Fiction Friendship Sad

London Aug 17th

 Dear John

You asked in your last letter why Ireland and its lore was so important to me. I, after all, have a tenuous connection to Ireland. My great grand mother hardly shaped me as an individual. I never grew up there. Yet in a way I do feel it in my DNA. I was tested in fact and am one third Irish according to my mitochondria. I am told I have the twinkly eyes of the Irish, the proclivity to rise to a fight and the committed desire to pursue activities I will feel ashamed of the next morning. More than this, as you know, I grew up catholic. Went to a catholic school, where if you weren’t Irish you were Italian. I was an oddity, so I think I adopted Eire. And I grew up playing the music, the reels and slip jigs, da d diddley with pints of Guinness, maybe it crept inside me, tainted my heart and flavoured my emotions. Smuggled inside by a minority DNA government fighting for freedom.

You’ll think me stupid, I can hear you teasing me, but when I went to Clifden last year, to where a small cluster of my genes are buried, when I drove into the hills and was met by that wild but friendly landscape; soft, rolling grass hills with swathes of flowers rolling over pale grey stone; and at the coast, dark, jagged, rock cliffs rising straight up from the water; water, coloured by the algae on the seabed, reflecting swirls of dark green and purple beneath the white foam lashing into the rocks. Even to me, a confirmed townie, it was magical. Beautiful. I just stood next to the road and cried. I didn’t know why. It was overwhelmingly beautiful, but that alone wouldn’t have made me cry. It was some unfulfilled deep seated longing. I know I laugh at Americans from Detroit playing the bagpipes in a kilt and Nike trainers, you are allowed to tease me, I’m fair game. Something touched me though, something inside me or maybe some exterior magic, I don’t know, but something undetectable but very real.

And the lore. Why banshees and mermaids and the gentle folk? I don’t believe in anything. I’m an arch rationalist. You’ve known that since uni. The thing is. rationally I know it makes no sense, but I still want there to be something. Something wonderful and undiscovered. And if something has survived its going to be in those wild quiet hills. Enough of the locals credit it. Even if they have gone, I like to believe they were there. They are great stories. Solid evidence of things difficult and contrary and troublesome, but also magical and which deserve to have been true.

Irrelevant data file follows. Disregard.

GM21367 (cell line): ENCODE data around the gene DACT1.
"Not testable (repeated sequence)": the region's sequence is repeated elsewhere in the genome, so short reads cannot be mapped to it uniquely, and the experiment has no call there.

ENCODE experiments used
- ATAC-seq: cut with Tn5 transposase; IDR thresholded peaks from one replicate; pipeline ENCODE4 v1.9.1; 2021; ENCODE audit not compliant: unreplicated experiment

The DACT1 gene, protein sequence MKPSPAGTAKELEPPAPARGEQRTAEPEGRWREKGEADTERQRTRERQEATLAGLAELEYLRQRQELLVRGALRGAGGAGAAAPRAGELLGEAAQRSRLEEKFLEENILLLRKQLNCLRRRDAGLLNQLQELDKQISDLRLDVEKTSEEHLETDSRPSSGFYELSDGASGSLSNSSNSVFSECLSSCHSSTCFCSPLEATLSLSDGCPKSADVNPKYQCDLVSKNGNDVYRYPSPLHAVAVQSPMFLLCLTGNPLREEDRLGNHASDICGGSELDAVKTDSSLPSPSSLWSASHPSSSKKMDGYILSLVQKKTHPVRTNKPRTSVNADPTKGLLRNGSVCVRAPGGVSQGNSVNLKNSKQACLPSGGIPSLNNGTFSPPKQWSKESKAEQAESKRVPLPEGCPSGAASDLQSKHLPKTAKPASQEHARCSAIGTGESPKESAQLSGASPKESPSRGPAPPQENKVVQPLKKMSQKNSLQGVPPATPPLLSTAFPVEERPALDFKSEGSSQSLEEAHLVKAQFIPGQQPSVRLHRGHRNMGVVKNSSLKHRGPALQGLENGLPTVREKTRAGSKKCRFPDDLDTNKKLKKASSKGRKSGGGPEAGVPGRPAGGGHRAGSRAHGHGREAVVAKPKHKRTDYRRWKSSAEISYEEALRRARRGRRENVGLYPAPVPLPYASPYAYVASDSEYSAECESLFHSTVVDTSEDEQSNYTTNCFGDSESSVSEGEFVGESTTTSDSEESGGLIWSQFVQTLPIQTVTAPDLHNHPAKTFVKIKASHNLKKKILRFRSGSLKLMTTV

London is grey – I realise this isn’t allowed when talking to you in freezing Canada – but I can’t wait for spring. Hoping to see you in February in London? My regards to Debra.

Kind regards


Thurs 17th

Outlook found new events


We thought you'd like to know that we've dispatched your item(s). Your order is on the way, and can no longer be changed. If you need to return an item or manage other orders, please visit Your orders on Amazon.co.uk


Friday, August 18

Order summary

Fairy and Folk Tales of the Irish Peasantry

by W. B. (William Butler) Yeats 

It's easy to return an item. Visit our Online Returns Centre.

Learn how to recycle your packaging at Amazon Second Chance.

If you need further assistance with your order, please visit Customer Service.

We hope to see you again soon.


David arrived home a little late, an incident on the Victoria line. He tucked his briefcase under his arm as he searched for his flat keys in his jean’s pocket. He stooped to pick up the amazon package on the doorstep. He flipped the living room light on and dropped the package into his case as he made for the kitchen, grabbing the kettle and filling it.

“Thank God for tea. Alright rabbit, alright I haven’t forgotten you, give me a moment.”

He picked up the note from the cleaner. He had asked for an extra midweek clean and of course she wanted the money but she had sounded tetchy. His note on one side in neatly written biro – Vanya, Thanks for coming at short notice, money in usual place. David – Her reply on the other in untidy scribble – thanks, can you give me more notice next time, V.